VIEW TO THE WEST
Making the Wave
by Peter Shelton
Sep 27, 2012 | 1180 views | 0 0 comments | 8 8 recommendations | email to a friend | print

There was a mistake in the program for last weekend’s concert at the Wright Opera House in Ouray. It said the folk/rock trio Gabriel Gladstar got together in Laguna Beach in the “late 1970s.” That would make them old enough, but actually they started a decade earlier, in 1969, and recognizing them on stage Friday night, during their first-ever reunion tour, was not an easy task.

Mike Gwinn was not a problem. He was the big man in Keds and a flowing Hawaiian shirt. I’ve known Michael for decades. We met in Telluride. Our kids were born at almost exactly the same time. I hired him circa 1977 to run the children’s program for the ski school up there and listened many a night as he sang and played guitar with the Ophir Band and the husband-and-wife duo, Michael & Megan. Mike talked fondly about his Gladstar days, but even though we grew up six miles apart in Southern California, we didn’t know each other then, and I had never heard of the band.

I did, however, have a faint connection to one of his bandmates. Jimmy Zeiger didn’t know about it. I hoped to approach him after the show to talk about 1963, in the water, on a surfboard.

Friday afternoon Ellen and I got out our vintage LP, A Garden Song, recorded in 1973 on Flying Guitar records. (Gwinn gave it to us years after it was issued.) It’s the only album Gladstar made. The picture on the back shows three scruffy, long-haired guys in plaid shirts standing in the middle of somebody’s tomato and chard plants. They recorded the tracks in Seattle during a meandering, communal school-bus trip up the Pacific coast.

On the album cover Gwinn’s dark hair is parted down the middle and curls onto his shoulders. Philip Morgan’s broad-cheeked grin squints from beneath a sailor’s cap. And Zeiger looks much as I remembered him, tall and skinny with stringy blond hair down to his armpits.

But now, I couldn’t tell who was who. That must be Morgan, I thought, singing lead on some of the songs. But his face was now gaunt, too narrow for all those teeth, and his hair was wispy and white. The guy who should have been skinny and blonde, the guy playing flute and saxophone, had a solid look and short dark hair. Could that really be the Jimmy Zeiger I remembered? The one riding with teenage casualness the little left break at Corona del Mar Main Beach?

Morgan and Gwinn bantered between songs. Gwinn joked about them contributing to a genre called “folk/psych.” Meaning psychedelic, of course. But what he said was: “We’re just folks. And we’re psyched to be here.”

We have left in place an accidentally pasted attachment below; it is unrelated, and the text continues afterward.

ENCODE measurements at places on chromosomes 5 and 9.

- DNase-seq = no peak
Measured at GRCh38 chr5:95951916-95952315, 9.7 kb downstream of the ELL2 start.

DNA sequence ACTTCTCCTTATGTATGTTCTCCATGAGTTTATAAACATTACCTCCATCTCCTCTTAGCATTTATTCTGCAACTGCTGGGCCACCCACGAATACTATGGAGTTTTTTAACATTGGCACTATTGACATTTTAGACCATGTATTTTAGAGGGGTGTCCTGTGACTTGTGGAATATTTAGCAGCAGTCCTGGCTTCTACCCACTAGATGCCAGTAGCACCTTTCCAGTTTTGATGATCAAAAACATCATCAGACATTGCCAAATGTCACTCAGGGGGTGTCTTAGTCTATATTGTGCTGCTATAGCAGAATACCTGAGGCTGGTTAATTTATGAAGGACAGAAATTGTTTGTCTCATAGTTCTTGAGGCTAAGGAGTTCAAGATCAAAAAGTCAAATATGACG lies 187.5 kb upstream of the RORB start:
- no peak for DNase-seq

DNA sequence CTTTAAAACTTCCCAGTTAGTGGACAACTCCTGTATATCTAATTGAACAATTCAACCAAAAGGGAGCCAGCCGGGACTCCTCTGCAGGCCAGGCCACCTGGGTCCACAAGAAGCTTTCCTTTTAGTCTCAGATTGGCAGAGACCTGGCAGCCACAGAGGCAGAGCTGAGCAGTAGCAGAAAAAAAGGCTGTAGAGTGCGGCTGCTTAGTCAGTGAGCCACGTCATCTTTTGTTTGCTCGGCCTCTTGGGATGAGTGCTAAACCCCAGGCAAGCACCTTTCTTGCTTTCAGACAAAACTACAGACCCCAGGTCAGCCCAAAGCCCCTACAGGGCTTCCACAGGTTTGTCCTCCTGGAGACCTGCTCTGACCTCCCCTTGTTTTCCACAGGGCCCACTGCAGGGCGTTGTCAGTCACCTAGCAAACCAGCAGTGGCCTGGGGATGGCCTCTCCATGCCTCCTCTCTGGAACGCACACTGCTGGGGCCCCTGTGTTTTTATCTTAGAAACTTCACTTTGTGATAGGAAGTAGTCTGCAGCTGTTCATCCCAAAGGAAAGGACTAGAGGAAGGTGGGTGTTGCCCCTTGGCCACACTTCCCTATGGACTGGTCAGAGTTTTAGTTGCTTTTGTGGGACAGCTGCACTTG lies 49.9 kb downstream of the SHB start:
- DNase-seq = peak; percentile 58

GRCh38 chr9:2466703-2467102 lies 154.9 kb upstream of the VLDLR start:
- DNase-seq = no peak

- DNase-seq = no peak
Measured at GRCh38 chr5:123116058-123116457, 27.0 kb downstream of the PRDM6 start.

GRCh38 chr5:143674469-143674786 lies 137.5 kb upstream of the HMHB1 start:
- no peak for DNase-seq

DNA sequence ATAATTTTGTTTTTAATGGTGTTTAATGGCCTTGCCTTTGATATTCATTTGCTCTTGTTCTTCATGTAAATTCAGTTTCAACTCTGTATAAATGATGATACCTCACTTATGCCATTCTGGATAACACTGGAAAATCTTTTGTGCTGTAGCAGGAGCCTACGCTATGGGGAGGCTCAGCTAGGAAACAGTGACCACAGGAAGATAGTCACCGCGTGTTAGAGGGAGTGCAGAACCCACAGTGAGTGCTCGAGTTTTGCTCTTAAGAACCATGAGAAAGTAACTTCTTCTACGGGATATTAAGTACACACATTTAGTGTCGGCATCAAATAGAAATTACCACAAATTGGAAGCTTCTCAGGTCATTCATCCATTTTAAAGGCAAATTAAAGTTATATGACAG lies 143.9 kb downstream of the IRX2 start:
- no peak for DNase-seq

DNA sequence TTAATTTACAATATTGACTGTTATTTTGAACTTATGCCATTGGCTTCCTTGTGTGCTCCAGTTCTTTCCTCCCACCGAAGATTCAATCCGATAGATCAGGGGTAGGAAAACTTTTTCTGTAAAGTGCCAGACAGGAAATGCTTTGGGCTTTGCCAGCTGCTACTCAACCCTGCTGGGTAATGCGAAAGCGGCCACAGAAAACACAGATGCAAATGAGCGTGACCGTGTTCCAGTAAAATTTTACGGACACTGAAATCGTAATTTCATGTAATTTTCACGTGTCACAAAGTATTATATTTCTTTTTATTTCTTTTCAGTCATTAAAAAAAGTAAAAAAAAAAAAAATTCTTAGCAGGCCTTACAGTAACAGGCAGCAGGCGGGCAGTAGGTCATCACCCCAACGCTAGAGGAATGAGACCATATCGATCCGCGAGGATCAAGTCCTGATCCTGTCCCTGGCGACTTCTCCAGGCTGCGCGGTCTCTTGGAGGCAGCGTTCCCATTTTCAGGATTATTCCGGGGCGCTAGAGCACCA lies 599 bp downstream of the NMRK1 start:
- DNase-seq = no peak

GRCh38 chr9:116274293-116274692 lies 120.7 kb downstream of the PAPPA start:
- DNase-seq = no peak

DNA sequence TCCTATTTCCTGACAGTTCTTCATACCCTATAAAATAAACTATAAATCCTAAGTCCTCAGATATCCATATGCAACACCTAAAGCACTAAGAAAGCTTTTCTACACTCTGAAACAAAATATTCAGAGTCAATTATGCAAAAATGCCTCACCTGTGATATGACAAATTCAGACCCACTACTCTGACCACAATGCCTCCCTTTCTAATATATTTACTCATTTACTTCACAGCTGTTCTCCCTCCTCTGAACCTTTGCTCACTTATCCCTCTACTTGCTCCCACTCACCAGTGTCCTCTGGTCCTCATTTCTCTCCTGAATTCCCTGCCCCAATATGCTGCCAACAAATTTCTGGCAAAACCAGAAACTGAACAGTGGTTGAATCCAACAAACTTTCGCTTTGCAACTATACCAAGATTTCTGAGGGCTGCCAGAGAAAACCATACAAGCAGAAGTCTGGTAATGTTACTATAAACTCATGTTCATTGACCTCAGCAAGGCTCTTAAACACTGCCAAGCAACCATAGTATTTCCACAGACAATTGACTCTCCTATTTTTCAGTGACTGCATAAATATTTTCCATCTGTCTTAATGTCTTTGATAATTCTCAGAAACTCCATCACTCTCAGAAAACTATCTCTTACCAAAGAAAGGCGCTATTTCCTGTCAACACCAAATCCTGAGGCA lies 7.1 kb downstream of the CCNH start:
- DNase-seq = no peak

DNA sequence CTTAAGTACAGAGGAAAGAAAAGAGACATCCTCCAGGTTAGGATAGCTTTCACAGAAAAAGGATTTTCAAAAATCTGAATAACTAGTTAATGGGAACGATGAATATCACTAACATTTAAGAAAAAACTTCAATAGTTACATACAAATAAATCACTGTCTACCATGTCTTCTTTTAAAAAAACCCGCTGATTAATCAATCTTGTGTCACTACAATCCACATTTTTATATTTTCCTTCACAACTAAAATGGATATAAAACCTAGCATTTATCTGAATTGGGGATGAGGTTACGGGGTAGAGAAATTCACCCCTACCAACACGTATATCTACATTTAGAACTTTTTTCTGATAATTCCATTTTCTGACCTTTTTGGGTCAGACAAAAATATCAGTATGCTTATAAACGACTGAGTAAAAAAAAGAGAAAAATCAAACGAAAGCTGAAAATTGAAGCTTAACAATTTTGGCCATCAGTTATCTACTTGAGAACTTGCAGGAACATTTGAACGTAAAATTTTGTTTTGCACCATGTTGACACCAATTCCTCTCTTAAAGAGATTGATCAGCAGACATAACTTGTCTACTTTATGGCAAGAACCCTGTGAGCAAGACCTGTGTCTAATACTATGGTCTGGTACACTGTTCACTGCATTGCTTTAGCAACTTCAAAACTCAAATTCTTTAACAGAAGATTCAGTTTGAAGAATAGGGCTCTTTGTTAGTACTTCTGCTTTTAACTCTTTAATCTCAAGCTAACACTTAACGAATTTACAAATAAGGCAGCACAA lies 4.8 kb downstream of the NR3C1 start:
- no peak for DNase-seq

Someone in the audience yelled out that they sounded like the Incredible String Band. “Yes. And Pentangle. And CSN [Crosby, Stills and Nash, with their high, three-part harmonies],” Morgan responded, without irony. Then he told the story of their fateful decision not to sign with Ahmet Ertegun and Atlantic Records.

“He had the Stones, Ray Charles, the Coasters. He wanted us to sign. But we wanted to do our own thing, record under our own label. It was about this time that the Stones and Beatles went out on their own, created their own record labels. It was a while before we realized that the Stones and the Beatles were already famous when they made the decision to split.”

They may have been old, and they might have blown their chance at a bigtime career, but in Ouray the music flowed out of them. If anything the musicianship was better than on the record. The solos had a clarity they didn’t have before. The words and chords (lots of beautiful open tunings) retained a sweet idealism, appropriate somehow again.

I wondered about their lives in the intervening decades. I know Gwinn has dealt with drug and alcohol demons. I wondered if something like that had hollowed out Morgan’s features. Zeiger wore a bemused half-smile inside his goatee and planted himself on stage behind his horn as if, yes, as if he were standing on a longboard.

Between sets, I approached and introduced myself. “I remember you,” I said to Jimmy Zeiger, a man I hadn’t seen in nearly 50 years. “When I was 14 and just starting to surf,” I began, “I watched you do things on a surfboard that I didn’t understand and wanted desperately to do myself.” I told him about Corona del Mar Main Beach, and he remembered the place, the clean little left that “glanced off the jetty some days.”

He was a year older than I was. He didn’t remember me, but of course he wouldn’t have. I was one of the kids taking off and going straight, standing up and riding the soup. Jimmy Zeiger took off earlier and angled his board (I remembered it as pure white; he couldn’t recall) across the green face of the wave, ahead of the breaking foam. He would take a step or two toward the nose, adjusting trim, then step back finally to kick out smartly over the wave’s diminishing shoulder. It’s called making the wave.

Zeiger was genuinely taken aback. “Nobody has said anything like that to me before,” he stammered. During the second set, Gwinn and Morgan really took flight jamming on their old acoustic guitars. Zeiger stood with his feet apart, blowing his horn, perfectly balanced, making the wave.



pshelton@watchnewspapers.com

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